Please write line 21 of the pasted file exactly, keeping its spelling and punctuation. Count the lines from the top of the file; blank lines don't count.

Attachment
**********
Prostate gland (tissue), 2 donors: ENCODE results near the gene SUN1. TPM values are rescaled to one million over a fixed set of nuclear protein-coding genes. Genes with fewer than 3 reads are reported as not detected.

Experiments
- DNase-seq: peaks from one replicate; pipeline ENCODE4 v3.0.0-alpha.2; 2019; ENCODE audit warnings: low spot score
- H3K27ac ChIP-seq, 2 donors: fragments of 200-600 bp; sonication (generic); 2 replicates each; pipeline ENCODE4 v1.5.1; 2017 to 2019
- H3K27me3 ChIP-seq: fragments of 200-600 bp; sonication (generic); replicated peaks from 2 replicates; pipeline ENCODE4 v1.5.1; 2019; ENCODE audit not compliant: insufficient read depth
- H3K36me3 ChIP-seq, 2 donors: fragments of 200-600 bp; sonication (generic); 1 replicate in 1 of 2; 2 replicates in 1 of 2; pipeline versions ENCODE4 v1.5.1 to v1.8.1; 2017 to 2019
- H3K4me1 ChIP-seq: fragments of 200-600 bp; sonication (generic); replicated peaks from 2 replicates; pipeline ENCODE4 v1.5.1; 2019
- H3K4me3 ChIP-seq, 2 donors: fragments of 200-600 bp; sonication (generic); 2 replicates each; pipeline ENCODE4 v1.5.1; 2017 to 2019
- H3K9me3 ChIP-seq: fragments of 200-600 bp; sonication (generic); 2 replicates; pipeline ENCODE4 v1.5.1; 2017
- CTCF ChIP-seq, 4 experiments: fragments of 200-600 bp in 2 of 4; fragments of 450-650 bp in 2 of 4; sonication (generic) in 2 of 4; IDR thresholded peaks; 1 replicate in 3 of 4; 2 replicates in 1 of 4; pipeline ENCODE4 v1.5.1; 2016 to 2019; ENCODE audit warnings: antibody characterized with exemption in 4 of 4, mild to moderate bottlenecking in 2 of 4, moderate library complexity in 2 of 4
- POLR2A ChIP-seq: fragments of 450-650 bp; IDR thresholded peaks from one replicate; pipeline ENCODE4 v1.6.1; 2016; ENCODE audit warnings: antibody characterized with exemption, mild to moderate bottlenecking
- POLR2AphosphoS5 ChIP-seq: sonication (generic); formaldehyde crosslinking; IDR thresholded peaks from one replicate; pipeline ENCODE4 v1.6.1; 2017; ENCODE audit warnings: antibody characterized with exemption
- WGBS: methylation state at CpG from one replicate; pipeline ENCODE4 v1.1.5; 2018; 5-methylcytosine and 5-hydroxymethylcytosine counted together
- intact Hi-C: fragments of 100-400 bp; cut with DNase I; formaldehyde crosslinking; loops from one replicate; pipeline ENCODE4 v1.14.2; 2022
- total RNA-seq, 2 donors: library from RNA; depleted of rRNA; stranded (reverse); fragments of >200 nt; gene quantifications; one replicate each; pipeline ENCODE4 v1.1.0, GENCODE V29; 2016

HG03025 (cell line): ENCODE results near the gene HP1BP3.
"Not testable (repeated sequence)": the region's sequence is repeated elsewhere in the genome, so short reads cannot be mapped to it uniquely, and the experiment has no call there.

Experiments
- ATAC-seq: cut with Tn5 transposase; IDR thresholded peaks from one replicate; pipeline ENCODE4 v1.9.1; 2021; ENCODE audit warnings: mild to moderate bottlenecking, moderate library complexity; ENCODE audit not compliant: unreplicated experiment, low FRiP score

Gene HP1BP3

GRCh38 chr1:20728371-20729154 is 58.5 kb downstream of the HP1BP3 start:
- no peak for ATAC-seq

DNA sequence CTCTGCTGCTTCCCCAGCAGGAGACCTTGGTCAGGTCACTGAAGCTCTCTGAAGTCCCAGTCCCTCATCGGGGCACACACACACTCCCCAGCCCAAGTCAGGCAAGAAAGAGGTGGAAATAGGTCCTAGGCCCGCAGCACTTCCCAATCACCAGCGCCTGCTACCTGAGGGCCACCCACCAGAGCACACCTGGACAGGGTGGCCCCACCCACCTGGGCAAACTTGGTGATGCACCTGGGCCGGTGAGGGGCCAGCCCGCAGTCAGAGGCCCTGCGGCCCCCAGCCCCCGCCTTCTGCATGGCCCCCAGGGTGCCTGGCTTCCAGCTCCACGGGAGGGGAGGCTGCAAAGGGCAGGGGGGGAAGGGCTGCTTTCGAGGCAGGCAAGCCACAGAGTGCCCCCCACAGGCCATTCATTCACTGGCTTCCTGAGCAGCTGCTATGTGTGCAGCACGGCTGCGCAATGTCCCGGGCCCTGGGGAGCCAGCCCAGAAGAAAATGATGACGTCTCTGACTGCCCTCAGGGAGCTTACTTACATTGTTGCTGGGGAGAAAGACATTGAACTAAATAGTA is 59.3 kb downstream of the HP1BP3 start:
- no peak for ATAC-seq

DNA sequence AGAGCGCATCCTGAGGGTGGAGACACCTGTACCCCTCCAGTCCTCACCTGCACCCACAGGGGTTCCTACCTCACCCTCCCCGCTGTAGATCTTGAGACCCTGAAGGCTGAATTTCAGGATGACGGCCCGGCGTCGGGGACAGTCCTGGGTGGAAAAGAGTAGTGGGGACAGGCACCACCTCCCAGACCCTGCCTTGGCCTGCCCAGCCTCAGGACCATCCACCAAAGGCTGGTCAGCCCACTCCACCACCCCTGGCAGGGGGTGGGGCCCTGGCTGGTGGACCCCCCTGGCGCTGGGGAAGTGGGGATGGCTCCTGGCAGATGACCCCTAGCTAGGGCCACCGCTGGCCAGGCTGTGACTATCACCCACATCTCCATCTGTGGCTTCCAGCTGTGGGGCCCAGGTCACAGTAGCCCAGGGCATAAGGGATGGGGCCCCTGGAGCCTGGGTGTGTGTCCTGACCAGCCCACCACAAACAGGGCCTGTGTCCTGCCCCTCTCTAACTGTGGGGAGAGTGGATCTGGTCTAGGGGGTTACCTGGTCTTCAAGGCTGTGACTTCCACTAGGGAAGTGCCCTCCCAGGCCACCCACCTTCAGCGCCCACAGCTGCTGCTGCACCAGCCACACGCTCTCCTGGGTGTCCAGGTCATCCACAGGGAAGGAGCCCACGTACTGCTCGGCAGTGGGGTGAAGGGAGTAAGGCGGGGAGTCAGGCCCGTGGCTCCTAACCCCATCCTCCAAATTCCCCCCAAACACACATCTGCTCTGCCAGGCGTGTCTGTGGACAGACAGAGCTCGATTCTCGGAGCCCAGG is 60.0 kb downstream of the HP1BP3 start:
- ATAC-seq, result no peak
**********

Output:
GRCh38 chr1:20728371-20729154 is 58.5 kb downstream of the HP1BP3 start: